Paint the Moon has some free actions for sharpening and re-sizing for FB on her FB Page. I use them all the time. You can find them here Remember to save for web at a high quality, 90 or above.

Hi! I just wanted to add that if you do use the transform feature to resize your photos or elements hold down the shift key while you resize it and it will maintain the proportions...(also there is a little link between the two size percentages (W & H) up on the top of your workspace that if you click it it will also keep the proportions without you having to hold the shift key.)

The shift key also works for the marquee tool too if you want to make a square or a perfect circle just hold the shift key down while you use the tool. Incedently once you have a selection made using the shift key will allow you to add to the selection while using the alt key will allow you to subtract from the selection.

Also if you drag one image from one file into another file and you want it centered just hold the shift key down while you drag and drop to the other file and it should be placed in the center of the image...

personally I love the shift key... I use it constantly while working in Photoshop. I hope this information is helpful to someone.

Thanks Sarah, I love short cut keys, I will have to try it out

You're welcome Sherri... I love the shift key I find it makes things go much quicker than having to either go up and click the little link or having to try to keep the proportions by eye.

This is just what I needed. Thank you for supporting those of us who are beginners!

Another quick shortcut to do instead of going to the menu to resize or using the shift key is to click 'ctrl T' to transform the picture. I always click the chain icon between the width and height amounts (makes it so the width and height proportions remain the same). Then just grab the corner of the picture to resize. Finish off by clicking the check mark button at the top menu bar to confirm the change.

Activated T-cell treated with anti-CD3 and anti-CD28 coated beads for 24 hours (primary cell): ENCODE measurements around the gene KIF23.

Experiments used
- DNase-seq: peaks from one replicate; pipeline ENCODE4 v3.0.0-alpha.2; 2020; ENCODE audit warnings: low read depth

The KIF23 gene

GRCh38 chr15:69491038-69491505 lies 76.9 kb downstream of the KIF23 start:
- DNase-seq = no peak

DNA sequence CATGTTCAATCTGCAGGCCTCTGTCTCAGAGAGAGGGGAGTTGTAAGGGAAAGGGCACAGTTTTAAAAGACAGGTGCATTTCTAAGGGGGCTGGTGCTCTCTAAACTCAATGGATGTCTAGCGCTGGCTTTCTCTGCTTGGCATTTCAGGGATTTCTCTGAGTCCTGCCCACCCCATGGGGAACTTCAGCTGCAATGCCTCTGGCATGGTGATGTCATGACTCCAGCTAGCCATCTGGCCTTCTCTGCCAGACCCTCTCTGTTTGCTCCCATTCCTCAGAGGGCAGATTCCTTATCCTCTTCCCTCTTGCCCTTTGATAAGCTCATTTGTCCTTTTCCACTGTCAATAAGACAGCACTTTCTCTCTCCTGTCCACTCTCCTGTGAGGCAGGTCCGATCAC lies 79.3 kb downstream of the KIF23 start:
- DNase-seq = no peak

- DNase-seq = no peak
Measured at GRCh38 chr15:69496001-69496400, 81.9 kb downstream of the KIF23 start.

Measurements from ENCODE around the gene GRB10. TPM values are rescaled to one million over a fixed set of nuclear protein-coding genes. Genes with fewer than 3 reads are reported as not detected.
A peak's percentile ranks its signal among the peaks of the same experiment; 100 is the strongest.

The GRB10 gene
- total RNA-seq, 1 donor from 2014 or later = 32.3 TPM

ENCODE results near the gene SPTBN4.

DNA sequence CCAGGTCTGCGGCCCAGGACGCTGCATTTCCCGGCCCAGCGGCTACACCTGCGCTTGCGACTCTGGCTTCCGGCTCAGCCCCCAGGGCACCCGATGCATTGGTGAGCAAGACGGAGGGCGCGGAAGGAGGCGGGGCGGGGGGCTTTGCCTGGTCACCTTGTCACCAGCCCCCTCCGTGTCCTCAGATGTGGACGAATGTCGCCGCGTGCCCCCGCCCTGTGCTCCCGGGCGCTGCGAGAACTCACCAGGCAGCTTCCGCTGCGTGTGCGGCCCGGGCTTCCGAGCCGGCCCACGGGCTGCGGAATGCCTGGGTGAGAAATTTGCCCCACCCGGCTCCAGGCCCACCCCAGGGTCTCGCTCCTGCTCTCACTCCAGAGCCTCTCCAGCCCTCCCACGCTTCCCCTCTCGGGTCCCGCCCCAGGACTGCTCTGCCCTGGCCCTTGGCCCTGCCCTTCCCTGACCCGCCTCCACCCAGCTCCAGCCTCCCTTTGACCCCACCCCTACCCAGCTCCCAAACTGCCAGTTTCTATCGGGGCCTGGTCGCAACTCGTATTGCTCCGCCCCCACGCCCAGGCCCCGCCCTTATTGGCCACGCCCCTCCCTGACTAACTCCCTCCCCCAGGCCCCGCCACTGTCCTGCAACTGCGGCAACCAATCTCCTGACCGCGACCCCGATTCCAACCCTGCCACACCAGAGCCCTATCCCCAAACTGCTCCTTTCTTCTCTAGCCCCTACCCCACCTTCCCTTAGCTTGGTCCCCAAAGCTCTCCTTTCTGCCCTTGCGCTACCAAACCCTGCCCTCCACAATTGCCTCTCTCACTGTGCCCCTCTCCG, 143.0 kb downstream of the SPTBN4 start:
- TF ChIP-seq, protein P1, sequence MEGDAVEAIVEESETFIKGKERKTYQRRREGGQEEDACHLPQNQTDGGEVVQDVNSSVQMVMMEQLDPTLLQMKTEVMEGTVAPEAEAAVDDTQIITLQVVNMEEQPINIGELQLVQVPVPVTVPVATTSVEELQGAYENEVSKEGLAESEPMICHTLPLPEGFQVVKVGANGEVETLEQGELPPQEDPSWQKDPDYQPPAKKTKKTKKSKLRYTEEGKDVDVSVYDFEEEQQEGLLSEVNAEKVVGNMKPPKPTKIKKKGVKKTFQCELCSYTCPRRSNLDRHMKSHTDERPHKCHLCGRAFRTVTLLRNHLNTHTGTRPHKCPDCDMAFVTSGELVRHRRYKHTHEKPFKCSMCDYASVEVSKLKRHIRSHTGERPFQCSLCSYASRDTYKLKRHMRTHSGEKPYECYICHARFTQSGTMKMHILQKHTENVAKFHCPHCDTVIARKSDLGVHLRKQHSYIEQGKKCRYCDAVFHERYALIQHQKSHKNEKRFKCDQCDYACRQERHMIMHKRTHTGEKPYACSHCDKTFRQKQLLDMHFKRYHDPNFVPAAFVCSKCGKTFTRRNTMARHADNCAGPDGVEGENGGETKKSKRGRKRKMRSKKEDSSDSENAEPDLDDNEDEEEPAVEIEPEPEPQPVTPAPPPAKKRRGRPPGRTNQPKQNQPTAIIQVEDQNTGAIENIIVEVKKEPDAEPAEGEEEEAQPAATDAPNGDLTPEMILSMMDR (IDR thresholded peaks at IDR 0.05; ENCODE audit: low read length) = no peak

For Gimp users, the Shift and chain icons are available as well.

This is great! I so appreciate the tips! I always learn something I didn't know before!

You folks have about covered the topic, but, I do have something to add. When transforming a layer to a smaller size with the Free Transform feature, be sure to check if you have a Layer Style applied to that layer. If so, when you scale down a layer, those effects that the Style applied will stay at the original size and can make your new-sized layer look awful! Fret not! There's an easy cure!

Go to 'Layer'>'Layer Style'>'Scale Effect'. When the box pops up, it will ask you to enter an amount (in percentages) to scale them to. If you make a note of about how much you scaled down the layer when you transformed it, you can adjust the percentage accordingly.

To be precise, when you make your transformation, use the controls in the menu bar across the top. This comes up when you are in Free Transform mode.

Click on the tiny chain first. In my image above it looks like an infinity symbol. (I tried to keep my image small enough to post.) That will ensure your re-sizing is equal in height and width. You can use the Percentage guide to make the Scale Effects easier. So, say you reduced the layer by 68%. When done transforming, go to Scale Effects and type in 68%. Then, your styles will effect the layer relatively.

'Tis just one more thing to know to do, but, sheesh! The results are worth it!

Thank you!


Wonderful information. Thank you all.